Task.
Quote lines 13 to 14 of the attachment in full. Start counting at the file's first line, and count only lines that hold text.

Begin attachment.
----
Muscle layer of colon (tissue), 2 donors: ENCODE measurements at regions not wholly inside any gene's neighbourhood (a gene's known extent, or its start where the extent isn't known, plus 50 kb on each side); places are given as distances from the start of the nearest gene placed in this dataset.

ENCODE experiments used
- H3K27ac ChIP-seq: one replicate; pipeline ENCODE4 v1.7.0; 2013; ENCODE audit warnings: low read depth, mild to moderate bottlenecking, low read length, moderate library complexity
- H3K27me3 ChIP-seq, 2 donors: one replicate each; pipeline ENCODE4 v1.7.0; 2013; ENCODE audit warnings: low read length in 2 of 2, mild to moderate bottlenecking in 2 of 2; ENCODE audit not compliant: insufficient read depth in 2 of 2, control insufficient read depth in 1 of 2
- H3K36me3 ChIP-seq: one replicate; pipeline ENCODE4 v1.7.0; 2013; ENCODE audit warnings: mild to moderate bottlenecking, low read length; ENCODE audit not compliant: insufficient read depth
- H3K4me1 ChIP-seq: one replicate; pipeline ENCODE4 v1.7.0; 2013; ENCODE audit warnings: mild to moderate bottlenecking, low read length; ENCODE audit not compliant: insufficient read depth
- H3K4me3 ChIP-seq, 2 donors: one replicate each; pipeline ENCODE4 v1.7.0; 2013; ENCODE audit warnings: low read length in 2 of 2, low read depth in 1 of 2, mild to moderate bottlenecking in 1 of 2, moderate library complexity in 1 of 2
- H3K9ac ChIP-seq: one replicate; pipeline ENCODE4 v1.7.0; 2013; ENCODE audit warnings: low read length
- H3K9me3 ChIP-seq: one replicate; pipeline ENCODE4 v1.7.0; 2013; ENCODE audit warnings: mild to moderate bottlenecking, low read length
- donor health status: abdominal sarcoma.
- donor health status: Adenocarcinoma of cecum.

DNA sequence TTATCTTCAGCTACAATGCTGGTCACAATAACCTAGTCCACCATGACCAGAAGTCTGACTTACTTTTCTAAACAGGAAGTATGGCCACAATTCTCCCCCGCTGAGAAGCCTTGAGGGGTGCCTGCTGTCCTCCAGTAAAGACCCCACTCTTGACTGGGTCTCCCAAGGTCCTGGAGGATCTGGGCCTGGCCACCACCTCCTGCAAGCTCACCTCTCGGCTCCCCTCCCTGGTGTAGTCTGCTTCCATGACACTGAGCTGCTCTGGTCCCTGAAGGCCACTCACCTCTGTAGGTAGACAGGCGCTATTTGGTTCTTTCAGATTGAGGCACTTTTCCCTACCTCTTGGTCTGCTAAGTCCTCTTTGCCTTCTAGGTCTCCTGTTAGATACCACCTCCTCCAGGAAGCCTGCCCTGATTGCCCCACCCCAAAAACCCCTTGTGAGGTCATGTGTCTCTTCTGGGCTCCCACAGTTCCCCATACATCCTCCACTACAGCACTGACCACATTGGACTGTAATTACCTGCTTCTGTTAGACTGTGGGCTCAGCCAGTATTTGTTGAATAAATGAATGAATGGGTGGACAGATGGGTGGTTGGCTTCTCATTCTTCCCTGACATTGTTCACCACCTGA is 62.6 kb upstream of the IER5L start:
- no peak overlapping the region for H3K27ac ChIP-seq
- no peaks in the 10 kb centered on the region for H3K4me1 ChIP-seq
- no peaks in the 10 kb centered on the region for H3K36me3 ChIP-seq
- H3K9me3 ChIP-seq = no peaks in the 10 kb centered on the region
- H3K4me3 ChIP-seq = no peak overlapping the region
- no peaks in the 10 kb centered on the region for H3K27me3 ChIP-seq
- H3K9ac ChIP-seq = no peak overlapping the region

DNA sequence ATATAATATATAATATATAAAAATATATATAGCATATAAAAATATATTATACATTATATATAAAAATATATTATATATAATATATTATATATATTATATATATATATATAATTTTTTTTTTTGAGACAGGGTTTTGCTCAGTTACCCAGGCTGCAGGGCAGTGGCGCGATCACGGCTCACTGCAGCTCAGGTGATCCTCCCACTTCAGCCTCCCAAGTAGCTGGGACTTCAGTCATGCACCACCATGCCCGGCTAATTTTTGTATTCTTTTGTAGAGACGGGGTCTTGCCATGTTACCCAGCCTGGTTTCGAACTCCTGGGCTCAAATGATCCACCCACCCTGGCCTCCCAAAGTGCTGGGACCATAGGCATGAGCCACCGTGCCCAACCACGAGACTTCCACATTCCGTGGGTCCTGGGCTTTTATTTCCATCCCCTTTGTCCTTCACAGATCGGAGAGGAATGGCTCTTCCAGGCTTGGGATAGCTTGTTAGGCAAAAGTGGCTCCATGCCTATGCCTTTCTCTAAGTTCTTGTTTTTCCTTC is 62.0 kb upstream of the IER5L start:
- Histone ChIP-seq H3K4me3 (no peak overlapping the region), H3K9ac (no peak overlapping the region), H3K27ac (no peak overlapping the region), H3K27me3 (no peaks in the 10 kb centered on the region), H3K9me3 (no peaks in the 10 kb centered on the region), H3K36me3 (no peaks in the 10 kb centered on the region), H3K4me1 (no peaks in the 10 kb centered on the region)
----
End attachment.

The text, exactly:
- no peak overlapping the region for H3K27ac ChIP-seq
- no peaks in the 10 kb centered on the region for H3K4me1 ChIP-seq